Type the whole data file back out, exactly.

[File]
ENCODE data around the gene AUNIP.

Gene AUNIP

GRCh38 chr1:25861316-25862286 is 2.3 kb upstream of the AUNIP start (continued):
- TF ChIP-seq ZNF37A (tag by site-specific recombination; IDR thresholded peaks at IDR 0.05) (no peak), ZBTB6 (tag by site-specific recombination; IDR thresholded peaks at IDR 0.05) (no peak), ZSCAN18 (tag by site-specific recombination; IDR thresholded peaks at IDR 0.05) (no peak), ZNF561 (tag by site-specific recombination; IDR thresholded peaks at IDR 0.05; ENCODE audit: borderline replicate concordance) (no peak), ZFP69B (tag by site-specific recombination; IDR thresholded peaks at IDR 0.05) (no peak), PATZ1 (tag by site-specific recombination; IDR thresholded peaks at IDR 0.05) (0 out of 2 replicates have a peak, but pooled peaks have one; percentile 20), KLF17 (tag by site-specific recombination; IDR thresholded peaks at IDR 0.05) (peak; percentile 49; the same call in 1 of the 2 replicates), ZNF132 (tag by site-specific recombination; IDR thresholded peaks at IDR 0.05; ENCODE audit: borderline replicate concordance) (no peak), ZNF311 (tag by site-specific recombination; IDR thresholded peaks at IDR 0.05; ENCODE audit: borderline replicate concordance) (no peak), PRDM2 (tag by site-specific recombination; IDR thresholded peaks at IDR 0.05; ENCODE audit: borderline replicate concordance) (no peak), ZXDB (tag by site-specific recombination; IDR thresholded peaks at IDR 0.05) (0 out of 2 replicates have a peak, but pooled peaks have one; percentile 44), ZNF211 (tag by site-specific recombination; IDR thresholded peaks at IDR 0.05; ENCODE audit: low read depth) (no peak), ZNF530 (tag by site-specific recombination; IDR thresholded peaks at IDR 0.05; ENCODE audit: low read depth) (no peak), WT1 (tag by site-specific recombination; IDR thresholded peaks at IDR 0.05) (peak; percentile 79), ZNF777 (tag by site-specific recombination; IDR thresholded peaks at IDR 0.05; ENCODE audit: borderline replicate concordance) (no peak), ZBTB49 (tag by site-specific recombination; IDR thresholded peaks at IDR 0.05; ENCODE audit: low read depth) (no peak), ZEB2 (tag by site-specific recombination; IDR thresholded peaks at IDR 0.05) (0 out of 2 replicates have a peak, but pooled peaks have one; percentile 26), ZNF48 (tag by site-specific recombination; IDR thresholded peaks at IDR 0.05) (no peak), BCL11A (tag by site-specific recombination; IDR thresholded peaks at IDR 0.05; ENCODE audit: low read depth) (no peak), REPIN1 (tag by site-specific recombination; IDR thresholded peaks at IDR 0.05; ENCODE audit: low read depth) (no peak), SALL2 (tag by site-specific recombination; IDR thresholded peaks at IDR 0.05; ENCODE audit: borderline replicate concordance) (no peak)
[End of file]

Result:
ENCODE data around the gene AUNIP.

Gene AUNIP

GRCh38 chr1:25861316-25862286 is 2.3 kb upstream of the AUNIP start (continued):
- TF ChIP-seq ZNF37A (tag by site-specific recombination; IDR thresholded peaks at IDR 0.05) (no peak), ZBTB6 (tag by site-specific recombination; IDR thresholded peaks at IDR 0.05) (no peak), ZSCAN18 (tag by site-specific recombination; IDR thresholded peaks at IDR 0.05) (no peak), ZNF561 (tag by site-specific recombination; IDR thresholded peaks at IDR 0.05; ENCODE audit: borderline replicate concordance) (no peak), ZFP69B (tag by site-specific recombination; IDR thresholded peaks at IDR 0.05) (no peak), PATZ1 (tag by site-specific recombination; IDR thresholded peaks at IDR 0.05) (0 out of 2 replicates have a peak, but pooled peaks have one; percentile 20), KLF17 (tag by site-specific recombination; IDR thresholded peaks at IDR 0.05) (peak; percentile 49; the same call in 1 of the 2 replicates), ZNF132 (tag by site-specific recombination; IDR thresholded peaks at IDR 0.05; ENCODE audit: borderline replicate concordance) (no peak), ZNF311 (tag by site-specific recombination; IDR thresholded peaks at IDR 0.05; ENCODE audit: borderline replicate concordance) (no peak), PRDM2 (tag by site-specific recombination; IDR thresholded peaks at IDR 0.05; ENCODE audit: borderline replicate concordance) (no peak), ZXDB (tag by site-specific recombination; IDR thresholded peaks at IDR 0.05) (0 out of 2 replicates have a peak, but pooled peaks have one; percentile 44), ZNF211 (tag by site-specific recombination; IDR thresholded peaks at IDR 0.05; ENCODE audit: low read depth) (no peak), ZNF530 (tag by site-specific recombination; IDR thresholded peaks at IDR 0.05; ENCODE audit: low read depth) (no peak), WT1 (tag by site-specific recombination; IDR thresholded peaks at IDR 0.05) (peak; percentile 79), ZNF777 (tag by site-specific recombination; IDR thresholded peaks at IDR 0.05; ENCODE audit: borderline replicate concordance) (no peak), ZBTB49 (tag by site-specific recombination; IDR thresholded peaks at IDR 0.05; ENCODE audit: low read depth) (no peak), ZEB2 (tag by site-specific recombination; IDR thresholded peaks at IDR 0.05) (0 out of 2 replicates have a peak, but pooled peaks have one; percentile 26), ZNF48 (tag by site-specific recombination; IDR thresholded peaks at IDR 0.05) (no peak), BCL11A (tag by site-specific recombination; IDR thresholded peaks at IDR 0.05; ENCODE audit: low read depth) (no peak), REPIN1 (tag by site-specific recombination; IDR thresholded peaks at IDR 0.05; ENCODE audit: low read depth) (no peak), SALL2 (tag by site-specific recombination; IDR thresholded peaks at IDR 0.05; ENCODE audit: borderline replicate concordance) (no peak)